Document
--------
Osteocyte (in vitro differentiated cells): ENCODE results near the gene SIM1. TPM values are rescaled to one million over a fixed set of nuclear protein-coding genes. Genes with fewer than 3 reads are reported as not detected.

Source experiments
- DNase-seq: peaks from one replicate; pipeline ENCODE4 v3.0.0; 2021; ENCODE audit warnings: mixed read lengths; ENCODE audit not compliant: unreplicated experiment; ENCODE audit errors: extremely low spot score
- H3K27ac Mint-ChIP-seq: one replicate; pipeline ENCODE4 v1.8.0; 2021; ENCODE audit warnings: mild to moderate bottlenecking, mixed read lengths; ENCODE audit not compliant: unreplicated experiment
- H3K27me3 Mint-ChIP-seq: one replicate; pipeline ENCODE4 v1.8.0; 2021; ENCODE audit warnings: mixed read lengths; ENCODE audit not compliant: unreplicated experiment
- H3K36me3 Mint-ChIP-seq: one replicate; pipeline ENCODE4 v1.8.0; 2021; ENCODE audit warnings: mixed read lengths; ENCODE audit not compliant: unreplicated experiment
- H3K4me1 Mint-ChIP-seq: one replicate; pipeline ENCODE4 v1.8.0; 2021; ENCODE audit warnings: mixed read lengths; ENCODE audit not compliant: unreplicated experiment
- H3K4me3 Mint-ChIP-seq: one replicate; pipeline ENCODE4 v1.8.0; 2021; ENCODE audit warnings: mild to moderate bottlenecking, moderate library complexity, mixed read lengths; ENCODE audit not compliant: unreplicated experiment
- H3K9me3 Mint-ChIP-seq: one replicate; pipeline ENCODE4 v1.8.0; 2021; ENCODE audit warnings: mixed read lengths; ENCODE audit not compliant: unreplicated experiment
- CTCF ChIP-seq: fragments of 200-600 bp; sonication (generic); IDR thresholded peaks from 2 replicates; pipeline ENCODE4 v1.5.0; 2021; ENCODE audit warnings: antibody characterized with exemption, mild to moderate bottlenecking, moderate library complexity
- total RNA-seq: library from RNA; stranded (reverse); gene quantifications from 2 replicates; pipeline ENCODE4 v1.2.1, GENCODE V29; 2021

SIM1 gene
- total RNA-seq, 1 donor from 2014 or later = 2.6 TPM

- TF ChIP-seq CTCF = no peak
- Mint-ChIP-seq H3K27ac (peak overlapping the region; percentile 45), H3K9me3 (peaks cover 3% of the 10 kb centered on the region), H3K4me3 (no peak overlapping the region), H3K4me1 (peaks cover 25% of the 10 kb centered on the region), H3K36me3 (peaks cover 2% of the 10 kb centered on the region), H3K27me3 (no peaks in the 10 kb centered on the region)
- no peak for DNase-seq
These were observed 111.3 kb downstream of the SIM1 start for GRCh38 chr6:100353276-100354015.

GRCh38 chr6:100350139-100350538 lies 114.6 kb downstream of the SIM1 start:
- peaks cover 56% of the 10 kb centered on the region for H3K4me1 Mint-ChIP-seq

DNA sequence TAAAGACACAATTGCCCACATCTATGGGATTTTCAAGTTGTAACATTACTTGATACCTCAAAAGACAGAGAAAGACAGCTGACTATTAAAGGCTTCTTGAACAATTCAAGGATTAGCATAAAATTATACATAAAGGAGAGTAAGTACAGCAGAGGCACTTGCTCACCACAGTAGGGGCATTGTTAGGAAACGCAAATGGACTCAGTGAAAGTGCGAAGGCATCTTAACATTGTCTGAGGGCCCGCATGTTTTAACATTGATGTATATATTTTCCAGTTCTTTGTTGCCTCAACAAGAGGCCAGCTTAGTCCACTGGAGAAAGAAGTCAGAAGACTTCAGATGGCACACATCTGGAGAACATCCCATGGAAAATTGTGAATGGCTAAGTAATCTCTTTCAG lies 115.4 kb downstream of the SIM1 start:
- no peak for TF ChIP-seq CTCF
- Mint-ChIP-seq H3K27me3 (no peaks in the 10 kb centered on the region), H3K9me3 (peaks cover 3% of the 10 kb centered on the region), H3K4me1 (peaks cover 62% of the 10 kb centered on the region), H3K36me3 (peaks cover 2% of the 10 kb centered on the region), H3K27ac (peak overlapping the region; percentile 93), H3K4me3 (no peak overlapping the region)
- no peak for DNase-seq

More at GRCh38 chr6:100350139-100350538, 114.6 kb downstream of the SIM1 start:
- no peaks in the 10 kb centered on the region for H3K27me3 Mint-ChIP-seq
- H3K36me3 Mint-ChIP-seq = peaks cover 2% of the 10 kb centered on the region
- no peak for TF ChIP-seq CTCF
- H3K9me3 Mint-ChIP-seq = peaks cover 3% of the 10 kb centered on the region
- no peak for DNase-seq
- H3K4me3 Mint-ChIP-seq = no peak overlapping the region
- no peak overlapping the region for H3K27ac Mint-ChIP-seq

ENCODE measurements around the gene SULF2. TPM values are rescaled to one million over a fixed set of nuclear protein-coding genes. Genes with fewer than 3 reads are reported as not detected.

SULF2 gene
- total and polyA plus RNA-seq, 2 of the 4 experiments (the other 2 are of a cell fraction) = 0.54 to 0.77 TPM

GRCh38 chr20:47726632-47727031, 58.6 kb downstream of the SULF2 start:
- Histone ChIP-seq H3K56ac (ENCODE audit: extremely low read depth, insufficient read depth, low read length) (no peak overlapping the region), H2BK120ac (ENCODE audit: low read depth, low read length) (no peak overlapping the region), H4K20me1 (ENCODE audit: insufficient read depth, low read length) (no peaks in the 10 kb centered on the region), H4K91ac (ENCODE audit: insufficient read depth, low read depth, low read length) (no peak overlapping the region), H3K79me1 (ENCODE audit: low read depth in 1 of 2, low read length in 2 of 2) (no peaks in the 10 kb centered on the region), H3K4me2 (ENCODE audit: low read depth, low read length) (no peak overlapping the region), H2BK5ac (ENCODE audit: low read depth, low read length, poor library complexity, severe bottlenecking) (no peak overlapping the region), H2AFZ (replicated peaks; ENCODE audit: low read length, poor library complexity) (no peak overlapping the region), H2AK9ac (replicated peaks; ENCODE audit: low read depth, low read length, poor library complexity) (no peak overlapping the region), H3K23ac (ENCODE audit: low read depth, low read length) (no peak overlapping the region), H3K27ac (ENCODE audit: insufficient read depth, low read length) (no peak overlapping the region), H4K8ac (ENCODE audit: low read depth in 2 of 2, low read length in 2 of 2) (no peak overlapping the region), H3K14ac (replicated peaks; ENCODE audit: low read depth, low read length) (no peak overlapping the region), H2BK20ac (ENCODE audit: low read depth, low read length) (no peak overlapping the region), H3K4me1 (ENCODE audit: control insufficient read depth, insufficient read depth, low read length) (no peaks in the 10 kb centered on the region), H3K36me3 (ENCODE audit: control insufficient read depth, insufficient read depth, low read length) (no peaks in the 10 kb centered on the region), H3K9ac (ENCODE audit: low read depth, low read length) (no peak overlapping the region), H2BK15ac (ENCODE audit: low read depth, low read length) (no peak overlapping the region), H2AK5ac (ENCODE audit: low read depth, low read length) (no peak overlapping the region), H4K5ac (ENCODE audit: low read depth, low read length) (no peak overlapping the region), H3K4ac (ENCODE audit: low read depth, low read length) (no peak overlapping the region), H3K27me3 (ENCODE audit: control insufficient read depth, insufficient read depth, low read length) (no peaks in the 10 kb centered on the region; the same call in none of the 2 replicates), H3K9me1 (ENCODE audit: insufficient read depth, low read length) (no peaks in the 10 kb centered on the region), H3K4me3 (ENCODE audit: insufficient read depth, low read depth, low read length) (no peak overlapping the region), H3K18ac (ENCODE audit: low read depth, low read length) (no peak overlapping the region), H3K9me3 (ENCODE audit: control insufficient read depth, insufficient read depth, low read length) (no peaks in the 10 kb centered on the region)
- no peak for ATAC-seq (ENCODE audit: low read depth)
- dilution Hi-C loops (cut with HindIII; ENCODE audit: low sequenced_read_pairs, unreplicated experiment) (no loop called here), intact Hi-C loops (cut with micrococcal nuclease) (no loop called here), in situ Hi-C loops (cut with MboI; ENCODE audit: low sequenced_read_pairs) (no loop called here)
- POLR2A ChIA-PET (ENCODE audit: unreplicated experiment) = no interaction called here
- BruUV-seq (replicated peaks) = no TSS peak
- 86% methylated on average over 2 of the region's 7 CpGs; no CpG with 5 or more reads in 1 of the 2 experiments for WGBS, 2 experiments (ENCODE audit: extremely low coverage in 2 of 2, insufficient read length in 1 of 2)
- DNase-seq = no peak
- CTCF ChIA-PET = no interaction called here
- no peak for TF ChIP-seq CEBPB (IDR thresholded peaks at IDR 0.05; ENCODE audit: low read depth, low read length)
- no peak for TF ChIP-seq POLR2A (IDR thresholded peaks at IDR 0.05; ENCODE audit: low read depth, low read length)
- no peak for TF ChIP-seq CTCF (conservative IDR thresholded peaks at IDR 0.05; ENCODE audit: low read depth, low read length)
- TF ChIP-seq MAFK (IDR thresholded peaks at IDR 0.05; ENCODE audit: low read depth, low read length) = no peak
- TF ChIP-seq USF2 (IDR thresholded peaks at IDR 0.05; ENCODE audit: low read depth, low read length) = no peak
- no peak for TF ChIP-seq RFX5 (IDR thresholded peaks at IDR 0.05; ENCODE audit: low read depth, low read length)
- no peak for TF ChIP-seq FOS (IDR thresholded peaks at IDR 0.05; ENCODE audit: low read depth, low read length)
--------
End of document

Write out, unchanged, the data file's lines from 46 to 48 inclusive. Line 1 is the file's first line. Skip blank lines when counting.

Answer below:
- no peak for TF ChIP-seq CTCF (conservative IDR thresholded peaks at IDR 0.05; ENCODE audit: low read depth, low read length)
- TF ChIP-seq MAFK (IDR thresholded peaks at IDR 0.05; ENCODE audit: low read depth, low read length) = no peak
- TF ChIP-seq USF2 (IDR thresholded peaks at IDR 0.05; ENCODE audit: low read depth, low read length) = no peak